What a man, what a captain. He’ll play for England, keep us up and if we can match his ambitions, stay forever and be our number one player of all time. He’ll get a statue like Alan Shearer.

Favourite Villa Memory

I will always have Virginia Bottomley MP, to thank for not missing the start of the League Cup final in 1996. She was special guest and had an in-depth chat with every single player who lined up for Villa and Leeds that day before the national anthem. The match started a good ten minutes late on a murky Sunday afternoon in the spring of 1996. This was handy as my dad and I were 10 minutes late. 

I remember her getting right into the faces of the players. God knows what she was asking them. Ian Taylor had a good old natter to her, Mark Draper not so much. As I’ve got older I’ve learned to get less stressed before matches, but in 1996, aged 15, I got very nervous at games, very quickly. As massive favourites, I was nervous Villa would blow the final. 

My favourite ever Villa memory was after 20 minutes of this final, when Villa broke forward and Townsend slipped the ball to Milosevic, who from 25 yards out, smashed the ball home into the top corner of the net. At the old Wembley, you stood on your little stool like seats. People went everywhere when that goal went in. “Limbs all over the shop” is not a new phenomenon, if anything its a lot less dangerous these days. 

Unbelievable memories but still not the main one, I’m thinking about. The memory which is still vivid to me now is that for the first time ever in a game, that was still in the first half, I had no nerves. Even anxious,15-year-old me.

I don’t think I’ve ever felt so confident in a match before or since.

We were so good, so dominant. Taylor and Yorke scored in front of me. Townsend lifted the cup, but we’d already started cheering when he got his hands on the cup. On the lap of honour,  a man hugged Townsend and ruffled his hair in front of me. And Ugo Ehiogu walked past and smiled at me.

And thanks to Virginia Bottomley, I didn’t miss any of it

Your Villa Story 

Birmingham is the greatest city in the world. It’s got everything, football, cricket, athletics, nightlife, culture… everything. I don’t care what anyone says.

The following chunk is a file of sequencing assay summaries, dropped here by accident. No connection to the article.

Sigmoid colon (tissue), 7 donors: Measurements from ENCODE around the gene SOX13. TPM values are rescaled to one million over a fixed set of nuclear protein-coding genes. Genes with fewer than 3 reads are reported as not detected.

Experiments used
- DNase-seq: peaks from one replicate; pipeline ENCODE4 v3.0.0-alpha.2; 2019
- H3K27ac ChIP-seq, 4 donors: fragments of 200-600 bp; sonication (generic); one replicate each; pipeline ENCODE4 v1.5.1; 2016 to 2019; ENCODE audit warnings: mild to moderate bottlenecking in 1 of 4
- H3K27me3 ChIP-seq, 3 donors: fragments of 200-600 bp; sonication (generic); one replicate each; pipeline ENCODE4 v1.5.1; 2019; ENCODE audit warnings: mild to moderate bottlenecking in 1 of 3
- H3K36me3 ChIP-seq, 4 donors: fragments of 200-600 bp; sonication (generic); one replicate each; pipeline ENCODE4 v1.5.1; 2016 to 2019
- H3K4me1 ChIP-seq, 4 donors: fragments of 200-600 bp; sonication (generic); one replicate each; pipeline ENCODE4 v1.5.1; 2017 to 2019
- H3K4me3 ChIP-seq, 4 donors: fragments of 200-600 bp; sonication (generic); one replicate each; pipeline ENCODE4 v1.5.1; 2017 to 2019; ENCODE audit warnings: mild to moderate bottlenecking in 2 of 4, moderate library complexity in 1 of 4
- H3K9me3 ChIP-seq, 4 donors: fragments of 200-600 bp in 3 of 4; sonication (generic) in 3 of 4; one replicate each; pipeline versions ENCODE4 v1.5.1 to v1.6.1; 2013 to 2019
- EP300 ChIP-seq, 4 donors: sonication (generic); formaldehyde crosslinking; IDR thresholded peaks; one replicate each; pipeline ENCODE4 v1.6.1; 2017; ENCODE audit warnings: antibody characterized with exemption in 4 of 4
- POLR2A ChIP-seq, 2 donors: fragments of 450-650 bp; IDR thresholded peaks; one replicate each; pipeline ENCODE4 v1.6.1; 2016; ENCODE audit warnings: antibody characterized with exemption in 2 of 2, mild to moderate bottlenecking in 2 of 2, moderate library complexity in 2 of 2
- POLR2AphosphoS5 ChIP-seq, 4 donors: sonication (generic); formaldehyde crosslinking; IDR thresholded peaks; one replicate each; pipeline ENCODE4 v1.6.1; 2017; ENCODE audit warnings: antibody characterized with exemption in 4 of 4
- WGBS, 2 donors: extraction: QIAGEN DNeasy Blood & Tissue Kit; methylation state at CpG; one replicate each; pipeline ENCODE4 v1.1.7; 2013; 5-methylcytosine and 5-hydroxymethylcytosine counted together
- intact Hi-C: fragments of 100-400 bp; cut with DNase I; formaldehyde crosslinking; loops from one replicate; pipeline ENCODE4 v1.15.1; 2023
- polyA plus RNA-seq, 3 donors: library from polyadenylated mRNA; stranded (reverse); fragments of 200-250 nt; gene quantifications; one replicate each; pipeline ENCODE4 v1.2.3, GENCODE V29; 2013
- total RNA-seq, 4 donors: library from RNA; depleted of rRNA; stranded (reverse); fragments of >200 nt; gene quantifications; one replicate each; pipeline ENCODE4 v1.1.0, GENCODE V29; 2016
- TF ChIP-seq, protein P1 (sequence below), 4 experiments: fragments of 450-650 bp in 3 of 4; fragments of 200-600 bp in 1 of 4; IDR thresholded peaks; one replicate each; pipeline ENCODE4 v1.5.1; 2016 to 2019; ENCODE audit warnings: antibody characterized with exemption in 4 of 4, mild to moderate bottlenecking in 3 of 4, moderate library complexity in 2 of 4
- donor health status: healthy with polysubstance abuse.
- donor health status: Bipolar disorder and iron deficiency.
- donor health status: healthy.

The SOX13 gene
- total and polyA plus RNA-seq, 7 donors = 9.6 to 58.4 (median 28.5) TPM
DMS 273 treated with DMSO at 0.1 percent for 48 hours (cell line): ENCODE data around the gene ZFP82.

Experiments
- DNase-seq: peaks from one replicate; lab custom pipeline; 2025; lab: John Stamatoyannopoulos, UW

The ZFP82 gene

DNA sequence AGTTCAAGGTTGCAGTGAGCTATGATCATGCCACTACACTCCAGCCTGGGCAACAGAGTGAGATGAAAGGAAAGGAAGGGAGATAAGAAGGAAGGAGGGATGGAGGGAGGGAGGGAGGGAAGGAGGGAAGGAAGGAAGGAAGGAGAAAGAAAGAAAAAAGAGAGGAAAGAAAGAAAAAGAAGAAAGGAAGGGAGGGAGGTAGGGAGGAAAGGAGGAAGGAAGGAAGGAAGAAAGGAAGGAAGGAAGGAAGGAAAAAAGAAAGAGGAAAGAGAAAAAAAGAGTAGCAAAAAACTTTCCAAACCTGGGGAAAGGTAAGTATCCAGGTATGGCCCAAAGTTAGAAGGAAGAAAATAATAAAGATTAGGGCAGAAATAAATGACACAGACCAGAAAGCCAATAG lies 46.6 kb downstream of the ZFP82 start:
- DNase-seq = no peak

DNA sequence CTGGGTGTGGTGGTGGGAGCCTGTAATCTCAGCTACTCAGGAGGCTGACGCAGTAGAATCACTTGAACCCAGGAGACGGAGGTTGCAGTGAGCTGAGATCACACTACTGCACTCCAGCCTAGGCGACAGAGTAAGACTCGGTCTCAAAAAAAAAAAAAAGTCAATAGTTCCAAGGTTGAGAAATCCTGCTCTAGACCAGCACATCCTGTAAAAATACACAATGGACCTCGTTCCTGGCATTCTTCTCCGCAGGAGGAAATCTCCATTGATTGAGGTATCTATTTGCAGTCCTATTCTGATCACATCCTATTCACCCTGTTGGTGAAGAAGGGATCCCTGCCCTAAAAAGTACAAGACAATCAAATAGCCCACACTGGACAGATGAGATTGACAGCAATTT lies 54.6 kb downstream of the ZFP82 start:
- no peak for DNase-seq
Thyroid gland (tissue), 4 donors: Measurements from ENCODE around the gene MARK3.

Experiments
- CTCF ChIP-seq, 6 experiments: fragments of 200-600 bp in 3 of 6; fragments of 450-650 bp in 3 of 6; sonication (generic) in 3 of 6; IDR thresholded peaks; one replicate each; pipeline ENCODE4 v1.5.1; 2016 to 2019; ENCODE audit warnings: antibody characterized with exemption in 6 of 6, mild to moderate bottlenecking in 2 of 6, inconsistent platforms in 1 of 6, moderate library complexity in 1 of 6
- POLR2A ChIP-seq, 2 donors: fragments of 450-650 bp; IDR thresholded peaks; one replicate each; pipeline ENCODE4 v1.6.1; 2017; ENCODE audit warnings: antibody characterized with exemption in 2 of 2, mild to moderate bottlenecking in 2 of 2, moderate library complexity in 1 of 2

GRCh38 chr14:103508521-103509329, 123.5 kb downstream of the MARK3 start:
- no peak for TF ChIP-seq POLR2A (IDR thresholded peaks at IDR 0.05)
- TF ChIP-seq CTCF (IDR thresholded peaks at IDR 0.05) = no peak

I did very well in my A- Levels at College and had offers to go to Liverpool, Manchester, Sheffield and Nottingham, all great, grand old universities. I even got put forward for the Oxbridge entrance exam, thankfully I failed this with flying colours. 

The University of Birmingham was where I was always going. “Pick the uni with the best course they said”, well I picked the course closest to the best football club. AVFC.

It meant three of the greatest years of my life, mainly because I had a student loan to blow on the Villa, booze and er… books on Ancient History. 

Going to university also gave me a chance to achieve my dream. No, not getting a degree, to put me on the path of the career of my choice. Rather, it was to complete a 100% home and away season with the Villa.

I’d never done it before. Well now that I was armed with tax payers’ money, there was no excuse. 

2000/01 saw the Villa finish 8th, with a typically good start, bad middle and decent finish under John Gregory.

I introduced people in my halls of residence from Ormskirk, Bolton, Cheltenham, Doncaster, Newcastle and West Bromwich to the delights of Villa Park that season. That is when we weren’t recovering from the never ending Vodka and Red Bull themed student nights. There was also a wonderful drunken night watching England hammer Spain at Villa Park. I booed Ugo during that game to my shame and was too drunk to realise Nigel Martyn saved a Spain penalty, cheering the replay as though it was happening in real time. 

Villa beat Newcastle in the FA Cup, which was fantastic as my room mate was a Geordie. But as Villa’s charge towards the European places came unstuck, disaster struck. I was heading towards my dream of a 100% season and then the end of year exam timetable came out. 

The “historiography of Alexander the Great” was set for a Saturday. A Saturday! The last Saturday of the season. Newcastle away! I couldn’t believe it. I was so close. I couldn’t miss an exam. I had ten to revise for. This was my future. What I’d worked for at college.  I was in turmoil, as what to do.

“Shall I miss it and say I got my times mixed up?”, I thought. 

My parents would have killed me. So irresponsible. I went and told my lecturer I was at a family wedding that day. Desperate. He advised against it.

So, I needed to send the ticket back and get a refund. When I turned up at the ticket office they told me I’d missed the deadline. I could sell it on. it was a sign I thought. 

Two days before, on a night out, my Geordie pal explained a concept called “resits”. In your first year, you get a second chance, he told me. “Come in, during the summer and resit it.”

I sounded like a plan…

So I did it. I binned off the exam and achieved my life’s dream at just 19 – 100% home and away with the Villa. In fact, I missed just ten games in the next decade. I re-sat the exam in the summer and got through to the second year of the course just fine. 

Villa lost that game 3-0, three down after eight minutes, including a Mark Delaney own goal. Was it worth it? Of course it was. But I accepted then that I had a massive Villa-related addiction that I’ve never kicked. And I’m not sure I want to. 

I graduated and became a teacher, which was what I always wanted to do. And all the while following the Villa.  My son was born in Birmingham. The city and the greatest club in it, have both led me to achieve everything I ever wanted.

UTV.

My Old Man Said Twitter